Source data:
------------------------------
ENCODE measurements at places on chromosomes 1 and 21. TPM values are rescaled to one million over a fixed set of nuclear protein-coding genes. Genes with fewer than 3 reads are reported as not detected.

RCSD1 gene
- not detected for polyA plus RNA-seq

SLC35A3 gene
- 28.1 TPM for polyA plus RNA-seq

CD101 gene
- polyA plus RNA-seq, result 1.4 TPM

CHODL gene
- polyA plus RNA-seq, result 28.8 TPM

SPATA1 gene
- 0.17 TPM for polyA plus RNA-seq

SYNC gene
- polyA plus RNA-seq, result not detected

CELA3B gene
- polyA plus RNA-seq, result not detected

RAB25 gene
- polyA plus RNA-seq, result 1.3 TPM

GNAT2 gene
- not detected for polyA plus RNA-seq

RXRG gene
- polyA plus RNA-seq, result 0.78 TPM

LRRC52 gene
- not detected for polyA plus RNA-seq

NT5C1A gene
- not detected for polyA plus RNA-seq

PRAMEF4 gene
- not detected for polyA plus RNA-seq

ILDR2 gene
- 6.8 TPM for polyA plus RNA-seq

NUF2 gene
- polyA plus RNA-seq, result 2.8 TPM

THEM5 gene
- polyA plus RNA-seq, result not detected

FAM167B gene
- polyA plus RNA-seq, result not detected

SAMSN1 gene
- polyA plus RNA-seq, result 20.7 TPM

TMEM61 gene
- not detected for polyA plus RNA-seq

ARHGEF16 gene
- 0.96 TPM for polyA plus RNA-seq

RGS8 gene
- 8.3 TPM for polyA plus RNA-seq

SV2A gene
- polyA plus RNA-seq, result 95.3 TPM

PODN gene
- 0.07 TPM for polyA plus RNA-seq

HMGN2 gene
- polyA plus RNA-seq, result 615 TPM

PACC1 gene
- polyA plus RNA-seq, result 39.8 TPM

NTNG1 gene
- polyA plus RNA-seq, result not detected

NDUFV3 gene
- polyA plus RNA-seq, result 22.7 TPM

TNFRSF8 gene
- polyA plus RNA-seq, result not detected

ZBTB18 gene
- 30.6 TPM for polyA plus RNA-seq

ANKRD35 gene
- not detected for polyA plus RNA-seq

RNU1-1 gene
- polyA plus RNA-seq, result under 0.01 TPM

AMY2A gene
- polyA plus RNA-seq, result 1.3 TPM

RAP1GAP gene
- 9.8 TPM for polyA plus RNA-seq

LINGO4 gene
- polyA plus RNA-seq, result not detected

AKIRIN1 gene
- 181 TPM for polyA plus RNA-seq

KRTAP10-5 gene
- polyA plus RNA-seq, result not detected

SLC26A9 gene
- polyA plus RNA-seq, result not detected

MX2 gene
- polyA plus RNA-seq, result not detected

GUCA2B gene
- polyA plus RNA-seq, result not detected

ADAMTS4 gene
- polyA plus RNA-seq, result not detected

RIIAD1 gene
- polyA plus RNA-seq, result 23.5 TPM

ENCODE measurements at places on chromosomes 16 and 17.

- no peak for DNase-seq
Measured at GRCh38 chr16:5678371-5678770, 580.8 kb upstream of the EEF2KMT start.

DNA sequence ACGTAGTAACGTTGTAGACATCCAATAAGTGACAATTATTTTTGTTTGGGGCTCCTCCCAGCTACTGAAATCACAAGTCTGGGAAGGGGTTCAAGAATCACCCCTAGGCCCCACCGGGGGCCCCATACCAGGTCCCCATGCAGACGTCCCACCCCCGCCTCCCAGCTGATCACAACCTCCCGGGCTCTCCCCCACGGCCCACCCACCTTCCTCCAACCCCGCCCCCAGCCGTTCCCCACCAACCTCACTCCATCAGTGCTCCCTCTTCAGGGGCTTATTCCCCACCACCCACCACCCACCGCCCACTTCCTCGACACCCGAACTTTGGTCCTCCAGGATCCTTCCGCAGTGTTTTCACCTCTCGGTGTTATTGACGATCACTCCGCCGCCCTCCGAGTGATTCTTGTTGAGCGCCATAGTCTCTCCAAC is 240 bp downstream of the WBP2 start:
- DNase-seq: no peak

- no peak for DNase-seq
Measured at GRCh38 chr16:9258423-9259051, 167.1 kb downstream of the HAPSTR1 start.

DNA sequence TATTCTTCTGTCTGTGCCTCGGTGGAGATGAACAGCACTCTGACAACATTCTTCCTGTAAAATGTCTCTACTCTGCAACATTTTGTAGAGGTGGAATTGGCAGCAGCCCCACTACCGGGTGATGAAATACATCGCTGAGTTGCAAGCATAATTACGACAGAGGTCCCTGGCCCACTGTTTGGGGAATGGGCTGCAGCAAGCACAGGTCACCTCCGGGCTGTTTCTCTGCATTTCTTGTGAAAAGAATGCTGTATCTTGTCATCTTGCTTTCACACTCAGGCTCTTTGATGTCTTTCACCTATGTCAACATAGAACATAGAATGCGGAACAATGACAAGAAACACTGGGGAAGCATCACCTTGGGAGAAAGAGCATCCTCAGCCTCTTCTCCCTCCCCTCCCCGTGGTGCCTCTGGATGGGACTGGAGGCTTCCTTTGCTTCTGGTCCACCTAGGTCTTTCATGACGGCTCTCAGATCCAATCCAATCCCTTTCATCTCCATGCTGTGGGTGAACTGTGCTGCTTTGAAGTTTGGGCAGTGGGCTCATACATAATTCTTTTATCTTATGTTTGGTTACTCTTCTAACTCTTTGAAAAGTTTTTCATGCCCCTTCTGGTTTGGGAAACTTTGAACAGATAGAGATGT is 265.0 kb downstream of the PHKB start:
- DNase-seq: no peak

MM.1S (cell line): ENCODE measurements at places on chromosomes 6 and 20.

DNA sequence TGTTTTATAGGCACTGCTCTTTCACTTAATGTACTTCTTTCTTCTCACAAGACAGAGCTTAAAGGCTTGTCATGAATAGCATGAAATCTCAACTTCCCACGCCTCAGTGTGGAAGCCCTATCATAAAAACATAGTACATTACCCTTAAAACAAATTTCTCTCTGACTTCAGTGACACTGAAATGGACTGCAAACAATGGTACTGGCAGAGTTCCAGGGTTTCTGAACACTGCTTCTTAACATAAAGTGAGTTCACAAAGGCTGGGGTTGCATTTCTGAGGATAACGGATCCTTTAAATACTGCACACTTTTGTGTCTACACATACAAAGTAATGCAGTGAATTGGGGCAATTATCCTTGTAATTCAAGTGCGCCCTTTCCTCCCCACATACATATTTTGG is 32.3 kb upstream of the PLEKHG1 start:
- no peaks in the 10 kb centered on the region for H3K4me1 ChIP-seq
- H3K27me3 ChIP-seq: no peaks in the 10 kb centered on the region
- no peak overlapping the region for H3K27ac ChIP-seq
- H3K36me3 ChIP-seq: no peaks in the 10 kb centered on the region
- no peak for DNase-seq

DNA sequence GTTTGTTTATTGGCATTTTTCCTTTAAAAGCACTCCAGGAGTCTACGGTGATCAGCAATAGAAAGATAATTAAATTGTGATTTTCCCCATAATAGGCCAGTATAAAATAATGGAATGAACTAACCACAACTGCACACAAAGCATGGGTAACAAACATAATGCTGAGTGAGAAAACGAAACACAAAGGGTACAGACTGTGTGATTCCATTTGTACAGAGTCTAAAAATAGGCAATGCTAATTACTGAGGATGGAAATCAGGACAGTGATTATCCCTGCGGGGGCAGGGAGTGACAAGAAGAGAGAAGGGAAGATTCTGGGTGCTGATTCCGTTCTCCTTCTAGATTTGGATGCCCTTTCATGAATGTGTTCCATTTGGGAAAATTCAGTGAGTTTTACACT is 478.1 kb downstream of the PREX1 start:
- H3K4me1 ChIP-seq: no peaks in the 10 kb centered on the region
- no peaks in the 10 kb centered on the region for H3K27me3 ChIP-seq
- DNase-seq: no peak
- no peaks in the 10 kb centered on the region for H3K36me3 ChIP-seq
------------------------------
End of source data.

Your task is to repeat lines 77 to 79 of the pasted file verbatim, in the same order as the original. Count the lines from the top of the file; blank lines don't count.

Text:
- polyA plus RNA-seq, result not detected

GUCA2B gene
- polyA plus RNA-seq, result not detected